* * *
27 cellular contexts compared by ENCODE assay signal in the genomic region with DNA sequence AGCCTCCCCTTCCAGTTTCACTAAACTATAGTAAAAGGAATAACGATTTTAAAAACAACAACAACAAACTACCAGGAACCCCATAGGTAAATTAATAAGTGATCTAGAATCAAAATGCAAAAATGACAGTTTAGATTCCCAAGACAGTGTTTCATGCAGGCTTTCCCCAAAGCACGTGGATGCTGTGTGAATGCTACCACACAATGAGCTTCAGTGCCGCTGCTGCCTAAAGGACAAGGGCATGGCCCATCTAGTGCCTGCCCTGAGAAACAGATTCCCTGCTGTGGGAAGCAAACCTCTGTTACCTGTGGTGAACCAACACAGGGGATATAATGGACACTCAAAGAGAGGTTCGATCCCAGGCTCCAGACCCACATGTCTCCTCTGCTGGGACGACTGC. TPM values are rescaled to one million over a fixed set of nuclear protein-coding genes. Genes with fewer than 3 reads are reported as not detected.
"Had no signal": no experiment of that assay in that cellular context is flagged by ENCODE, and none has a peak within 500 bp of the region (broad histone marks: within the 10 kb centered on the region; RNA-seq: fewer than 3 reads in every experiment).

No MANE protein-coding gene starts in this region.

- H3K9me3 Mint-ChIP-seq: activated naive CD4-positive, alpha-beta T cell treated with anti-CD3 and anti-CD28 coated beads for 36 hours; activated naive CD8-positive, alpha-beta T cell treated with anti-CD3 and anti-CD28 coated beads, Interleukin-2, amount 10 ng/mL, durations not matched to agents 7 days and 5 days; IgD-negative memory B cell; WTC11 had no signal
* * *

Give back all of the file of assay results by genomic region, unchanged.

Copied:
27 cellular contexts compared by ENCODE assay signal in the genomic region with DNA sequence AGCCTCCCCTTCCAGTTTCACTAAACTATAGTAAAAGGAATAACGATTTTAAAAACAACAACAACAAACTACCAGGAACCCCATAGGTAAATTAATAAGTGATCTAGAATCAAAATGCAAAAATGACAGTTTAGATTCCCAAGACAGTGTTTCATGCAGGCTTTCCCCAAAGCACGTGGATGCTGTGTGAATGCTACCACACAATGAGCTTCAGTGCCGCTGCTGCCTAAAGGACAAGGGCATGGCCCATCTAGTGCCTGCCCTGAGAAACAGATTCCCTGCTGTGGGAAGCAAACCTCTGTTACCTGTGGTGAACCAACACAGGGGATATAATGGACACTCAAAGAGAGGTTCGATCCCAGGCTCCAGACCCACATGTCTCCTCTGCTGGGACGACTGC. TPM values are rescaled to one million over a fixed set of nuclear protein-coding genes. Genes with fewer than 3 reads are reported as not detected.
"Had no signal": no experiment of that assay in that cellular context is flagged by ENCODE, and none has a peak within 500 bp of the region (broad histone marks: within the 10 kb centered on the region; RNA-seq: fewer than 3 reads in every experiment).

No MANE protein-coding gene starts in this region.

- H3K9me3 Mint-ChIP-seq: activated naive CD4-positive, alpha-beta T cell treated with anti-CD3 and anti-CD28 coated beads for 36 hours; activated naive CD8-positive, alpha-beta T cell treated with anti-CD3 and anti-CD28 coated beads, Interleukin-2, amount 10 ng/mL, durations not matched to agents 7 days and 5 days; IgD-negative memory B cell; WTC11 had no signal